Justice for South Side Dad Who Was Right-Hooked in 31st Street Protected Lane
There’s some good news in the case of Andrew Berg, a South Side father who was struck and injured by a right-turning driver while bicycling in the 31st Street protected bike lane last May. After suing the driver and winning the case in arbitration, yesterday he received a settlement to cover his hospital bills, pain and suffering, and damage to his cycle.
At the time of the crash Berg was riding his “long-tail” cargo bike from his job at the University of Chicago to his home in McKinley Park in the rain, pedaling west in the 31st Street protected lane with a green light. Westbound driver Amy Kudlov made a right turn onto Indiana Avenue, striking him in a “mixing zone” just east of the intersection, where drivers are supposed to yield to bike traffic while merging across the bike lane. Berg was knocked to the pavement suffering abrasions to the right side of his body, including his elbow, knee, and ankle. He sustained permanent scarring on his elbow.
Although visibility was poor, Berg says he had two bright lights on in the front of his bike and three in the back, so he should have been easy to spot, but responding police officers didn’t ticket Kudlov.
The driver gave the cyclist her name and telephone number and promised to send him her insurance info that evening. But Berg says Kudlov never responded to repeated calls and text messages, so he filed a small claims case against her, which eventually got moved to an arbitration hearing at the request of the driver’s attorney.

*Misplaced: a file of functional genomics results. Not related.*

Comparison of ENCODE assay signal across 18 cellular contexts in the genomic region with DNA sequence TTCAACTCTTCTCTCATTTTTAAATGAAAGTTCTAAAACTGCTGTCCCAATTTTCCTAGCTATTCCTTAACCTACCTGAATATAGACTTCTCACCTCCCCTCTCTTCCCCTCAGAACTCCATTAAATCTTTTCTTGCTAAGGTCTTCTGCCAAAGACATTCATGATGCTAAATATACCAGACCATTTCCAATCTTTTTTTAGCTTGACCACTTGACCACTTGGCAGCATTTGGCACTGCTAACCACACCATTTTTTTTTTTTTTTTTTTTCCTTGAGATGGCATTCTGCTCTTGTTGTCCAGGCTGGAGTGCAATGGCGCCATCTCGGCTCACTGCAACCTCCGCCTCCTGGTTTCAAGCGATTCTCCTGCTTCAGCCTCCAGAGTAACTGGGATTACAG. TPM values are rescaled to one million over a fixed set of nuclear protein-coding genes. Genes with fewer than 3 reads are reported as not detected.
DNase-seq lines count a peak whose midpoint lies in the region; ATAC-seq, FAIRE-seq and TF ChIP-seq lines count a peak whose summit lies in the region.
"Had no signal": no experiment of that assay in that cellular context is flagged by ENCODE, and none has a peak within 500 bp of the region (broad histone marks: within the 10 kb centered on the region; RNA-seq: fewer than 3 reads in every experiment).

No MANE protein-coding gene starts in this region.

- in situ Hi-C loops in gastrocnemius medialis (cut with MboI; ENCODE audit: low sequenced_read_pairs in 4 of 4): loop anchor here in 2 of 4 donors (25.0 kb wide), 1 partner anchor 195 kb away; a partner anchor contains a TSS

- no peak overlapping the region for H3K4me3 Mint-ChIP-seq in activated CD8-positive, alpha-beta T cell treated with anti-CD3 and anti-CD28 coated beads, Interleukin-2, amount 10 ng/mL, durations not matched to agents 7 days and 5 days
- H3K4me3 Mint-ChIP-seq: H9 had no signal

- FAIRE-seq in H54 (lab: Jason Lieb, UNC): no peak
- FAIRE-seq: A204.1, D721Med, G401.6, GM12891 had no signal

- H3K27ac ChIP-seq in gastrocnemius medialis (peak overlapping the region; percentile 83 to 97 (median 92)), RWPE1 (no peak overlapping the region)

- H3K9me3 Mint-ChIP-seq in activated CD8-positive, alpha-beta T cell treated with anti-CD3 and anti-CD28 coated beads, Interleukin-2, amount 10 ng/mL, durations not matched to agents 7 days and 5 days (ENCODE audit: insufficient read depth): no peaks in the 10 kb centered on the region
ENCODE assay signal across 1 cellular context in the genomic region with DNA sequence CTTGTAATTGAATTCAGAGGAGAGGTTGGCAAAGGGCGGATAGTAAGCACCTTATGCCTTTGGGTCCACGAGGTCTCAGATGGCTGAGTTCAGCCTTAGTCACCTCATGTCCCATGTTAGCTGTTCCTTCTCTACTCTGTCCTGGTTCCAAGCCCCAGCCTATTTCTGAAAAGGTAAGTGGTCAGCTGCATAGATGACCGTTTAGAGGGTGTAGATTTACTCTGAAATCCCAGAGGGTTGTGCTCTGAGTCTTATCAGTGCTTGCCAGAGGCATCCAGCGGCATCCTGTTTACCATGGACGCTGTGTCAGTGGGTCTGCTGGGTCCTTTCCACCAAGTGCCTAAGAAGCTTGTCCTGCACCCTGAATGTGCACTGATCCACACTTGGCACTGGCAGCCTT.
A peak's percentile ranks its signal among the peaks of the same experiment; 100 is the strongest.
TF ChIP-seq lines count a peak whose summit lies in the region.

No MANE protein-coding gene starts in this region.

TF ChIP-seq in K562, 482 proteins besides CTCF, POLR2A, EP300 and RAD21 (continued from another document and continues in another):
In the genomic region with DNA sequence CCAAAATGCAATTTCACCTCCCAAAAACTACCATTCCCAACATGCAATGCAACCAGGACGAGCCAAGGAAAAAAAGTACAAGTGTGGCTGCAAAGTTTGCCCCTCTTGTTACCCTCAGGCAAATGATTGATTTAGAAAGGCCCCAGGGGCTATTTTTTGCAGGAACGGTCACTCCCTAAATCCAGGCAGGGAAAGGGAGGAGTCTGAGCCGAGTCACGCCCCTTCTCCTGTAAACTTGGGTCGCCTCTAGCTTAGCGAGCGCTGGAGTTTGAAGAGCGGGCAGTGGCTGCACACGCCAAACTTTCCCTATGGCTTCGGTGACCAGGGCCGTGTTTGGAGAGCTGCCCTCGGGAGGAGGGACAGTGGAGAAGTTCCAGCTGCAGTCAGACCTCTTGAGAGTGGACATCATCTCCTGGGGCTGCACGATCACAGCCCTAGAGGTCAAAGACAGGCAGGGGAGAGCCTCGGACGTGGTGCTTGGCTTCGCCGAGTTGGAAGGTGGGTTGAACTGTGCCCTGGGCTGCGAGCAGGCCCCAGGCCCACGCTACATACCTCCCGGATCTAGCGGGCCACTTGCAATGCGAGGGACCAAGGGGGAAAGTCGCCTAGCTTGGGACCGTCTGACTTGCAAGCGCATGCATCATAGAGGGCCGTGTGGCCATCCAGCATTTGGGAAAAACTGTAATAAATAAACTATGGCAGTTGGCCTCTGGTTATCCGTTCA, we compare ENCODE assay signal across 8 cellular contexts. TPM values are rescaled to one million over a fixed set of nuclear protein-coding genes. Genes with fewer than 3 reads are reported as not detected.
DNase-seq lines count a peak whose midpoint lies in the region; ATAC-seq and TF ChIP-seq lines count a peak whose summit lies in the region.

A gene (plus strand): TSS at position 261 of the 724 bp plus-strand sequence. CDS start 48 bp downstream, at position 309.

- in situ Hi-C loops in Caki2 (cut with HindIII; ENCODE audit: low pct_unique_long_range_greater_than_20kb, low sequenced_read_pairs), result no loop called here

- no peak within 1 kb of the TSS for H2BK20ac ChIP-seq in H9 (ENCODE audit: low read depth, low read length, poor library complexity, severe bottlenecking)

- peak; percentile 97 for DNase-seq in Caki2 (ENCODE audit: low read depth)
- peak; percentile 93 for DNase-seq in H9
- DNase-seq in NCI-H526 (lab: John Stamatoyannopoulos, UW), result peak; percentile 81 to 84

According to Berg, he had initially had trouble finding legal representation because there wasn’t the potential for a large settlement. But he says that after Streetsblog Chicago ran a post about the crash, he sent the piece to the bike-focused firm Keating Law Offices (a Streetsblog sponsor), and the firm agreed to take on the case. “They said they didn’t want to leave a cyclist behind and were trying to get justice,” he says. “I’m thankful to everyone in the bike community and the attorneys for supporting me.”
Berg says a highlight of the January 18 arbitration hearing was when Kudlov’s attorney objected to Berg’s explanation of the bike-and-chevron symbol in the mixing zone where the driver struck him. The cyclist cited the definition of “Marked Shared Lanes” on the city of Chicago’s bike map as the source for his knowledge, noting that, unlike bike lanes, motorists are allowed to drive in this portion of the roadway, but they must yield to cyclists. The arbitrator declared his testimony to be “expert” and overruled the objection.
The cyclist says that two other factors that worked in his favor were that Kudlov’s testimony was inconsistent about whether she was in the through lane or the turn lane when she entered the intersection, and she acknowledged that she saw a light in her sideview mirror prior to the crash. “My assumption is she saw one or both of my headlights, and one was a 350-lumen flashing light, but she still didn’t check her blind spot before turning, and that’s how she hit me.”
Berg says the crash hasn’t deterred him from riding his bike. “I’m actually more commited than ever to promoting safe cycling and bike infrastructure.” His family recently moved to Hyde Park and he taught his five-year-old daughter to bike last week, so he’s looking into re-launching Hyde Park’s Kidical Mass child-friendly bike ride. He also has a three-year-old son.
“In the grand scheme of things, I’m glad the crash wasn’t more serious,” Berg says. “My kids weren’t with me [on the back of the cargo bike]. They could have been killed.”
Berg added that he took his children to the “ghost bike” installation ceremony for fallen cyclist Anastasia Kondrasheva, 23, who was fatally struck by a right-turning truck driver at Addision and Damen last fall. “So we’re educating our children about how much fun it is to ride a bike, but also the responsibilities and dangers,” he said.